Green papaya salad goes by ‘som tum’ in Thailand, som means sour, while tum is a reference to the pounding sound a large pestle makes when crushing ingredients. Often eaten as a snack, or alongside marinated grilled chicken and beef.
- 1 large or 2 small cloves garlic (peeled)
- ¼ teaspoon salt
- 1 tablespoon dry-roasted salted peanuts (and more for garnish)
- 2 fresh bird chilies or serrano chilies (sliced)
- ½ teaspoon raw or white sugar
- 1 tablespoon shrimp, dried (optional)
- 2 tablespoons lime juice (fresh)
- 1-2 tablespoons fish sauce (Nam Pla), according to individual preference
- 1 large round, 2 plum, or 8 grape tomatoes (coarsely chopped)
- ½ pound long beans (trimmed ends, sliced into 1-1 ½ in lengths) (optional)
- 1 small/medium green papaya, unripe (read below for replacement)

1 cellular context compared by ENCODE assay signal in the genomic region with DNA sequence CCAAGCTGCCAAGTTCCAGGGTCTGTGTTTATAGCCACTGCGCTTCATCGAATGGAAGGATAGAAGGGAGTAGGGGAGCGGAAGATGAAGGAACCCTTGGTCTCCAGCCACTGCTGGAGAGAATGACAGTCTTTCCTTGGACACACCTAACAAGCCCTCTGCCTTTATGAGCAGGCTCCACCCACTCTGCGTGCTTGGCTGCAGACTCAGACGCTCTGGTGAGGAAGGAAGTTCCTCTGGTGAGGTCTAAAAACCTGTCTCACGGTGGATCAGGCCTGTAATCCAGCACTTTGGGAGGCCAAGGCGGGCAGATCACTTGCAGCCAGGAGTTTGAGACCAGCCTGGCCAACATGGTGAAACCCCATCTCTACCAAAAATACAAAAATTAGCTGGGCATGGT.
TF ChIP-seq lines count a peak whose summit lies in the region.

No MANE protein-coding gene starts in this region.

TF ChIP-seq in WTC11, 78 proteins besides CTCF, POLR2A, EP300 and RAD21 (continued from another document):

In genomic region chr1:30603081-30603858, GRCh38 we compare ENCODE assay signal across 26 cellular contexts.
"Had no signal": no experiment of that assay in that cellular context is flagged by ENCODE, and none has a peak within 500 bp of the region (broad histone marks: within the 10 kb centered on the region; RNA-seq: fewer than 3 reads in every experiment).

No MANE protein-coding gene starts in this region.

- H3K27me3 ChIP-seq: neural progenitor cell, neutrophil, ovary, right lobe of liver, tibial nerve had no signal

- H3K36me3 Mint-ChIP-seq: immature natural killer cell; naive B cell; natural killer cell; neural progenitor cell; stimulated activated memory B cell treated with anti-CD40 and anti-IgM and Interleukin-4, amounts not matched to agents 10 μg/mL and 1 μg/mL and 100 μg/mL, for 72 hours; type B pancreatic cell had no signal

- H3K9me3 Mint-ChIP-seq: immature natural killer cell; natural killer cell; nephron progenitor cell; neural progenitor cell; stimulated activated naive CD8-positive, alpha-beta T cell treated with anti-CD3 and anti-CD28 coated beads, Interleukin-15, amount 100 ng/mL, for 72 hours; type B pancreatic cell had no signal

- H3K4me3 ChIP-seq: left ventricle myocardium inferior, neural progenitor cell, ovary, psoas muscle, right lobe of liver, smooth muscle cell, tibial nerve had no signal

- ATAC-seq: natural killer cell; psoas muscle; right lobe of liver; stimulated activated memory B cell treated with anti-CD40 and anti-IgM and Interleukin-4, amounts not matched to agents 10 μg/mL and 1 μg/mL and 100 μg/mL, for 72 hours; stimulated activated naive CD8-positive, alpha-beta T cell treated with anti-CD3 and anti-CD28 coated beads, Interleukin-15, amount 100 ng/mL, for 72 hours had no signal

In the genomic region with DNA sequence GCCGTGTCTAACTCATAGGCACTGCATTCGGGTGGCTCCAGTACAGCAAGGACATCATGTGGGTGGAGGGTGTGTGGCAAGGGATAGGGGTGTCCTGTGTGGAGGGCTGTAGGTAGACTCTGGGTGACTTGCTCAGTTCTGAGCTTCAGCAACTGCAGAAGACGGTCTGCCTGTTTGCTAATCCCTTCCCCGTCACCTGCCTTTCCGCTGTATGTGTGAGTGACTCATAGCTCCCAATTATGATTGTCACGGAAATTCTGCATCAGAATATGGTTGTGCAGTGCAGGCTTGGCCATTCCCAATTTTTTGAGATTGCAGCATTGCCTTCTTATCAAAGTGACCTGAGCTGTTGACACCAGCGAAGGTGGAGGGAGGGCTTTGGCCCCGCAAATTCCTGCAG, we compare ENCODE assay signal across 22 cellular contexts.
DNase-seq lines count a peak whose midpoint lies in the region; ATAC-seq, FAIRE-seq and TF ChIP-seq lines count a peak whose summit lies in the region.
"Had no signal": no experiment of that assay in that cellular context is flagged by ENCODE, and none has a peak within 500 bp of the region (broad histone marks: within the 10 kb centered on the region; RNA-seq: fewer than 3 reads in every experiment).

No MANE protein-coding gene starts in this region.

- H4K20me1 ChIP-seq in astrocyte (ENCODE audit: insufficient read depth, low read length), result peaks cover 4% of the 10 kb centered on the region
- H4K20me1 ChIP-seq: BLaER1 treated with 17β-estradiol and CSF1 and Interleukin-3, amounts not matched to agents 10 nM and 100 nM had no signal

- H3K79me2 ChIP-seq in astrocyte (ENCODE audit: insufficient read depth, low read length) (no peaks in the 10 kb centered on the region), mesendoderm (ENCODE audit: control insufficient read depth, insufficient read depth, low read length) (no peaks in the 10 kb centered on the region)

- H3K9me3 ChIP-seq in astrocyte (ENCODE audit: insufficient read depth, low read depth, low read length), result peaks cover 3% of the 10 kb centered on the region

- Lettuce for serving on (optional)
Nutritional analysis per serving (4 servings):
54 calories; 0 grams fat; 0 grams saturated fat; 0 grams polyunsaturated fat; 0 grams monounsaturated fat; 13 grams carbohydrates; 2 grams dietary fiber; 9 grams sugars; 1 gram protein; 539 milligrams sodium
The information shown is only an estimate based on the available ingredients and preparation. This should not be used as a replacement for a professional nutritionist’s advice.
- Use a mortar or blender to pound or blend the garlic, peanuts, salt, chilies, sugar & shrimp (if desired) into a paste. Put paste into a large bowl, and mix with the fish sauce & lime juice. Using a spoon or your mortar, lightly crush the beans (if using) and tomatoes, before adding to the bowl and lightly combining.
- Take your peeled papaya, and coarsely grate or shred – discard the inner membrane and the seeds. You should have 4-6 cups worth.
- Add the papaya to the bowl, and lightly but meticulously toss everything together. Season to taste. Pile in a bowl (line bowl with lettuce leaves first if desired), and sprinkle with peanuts before serving.
- If unable to use green papaya, an equivalent amount of shredded cabbage and carrots (coleslaw mix) can be used.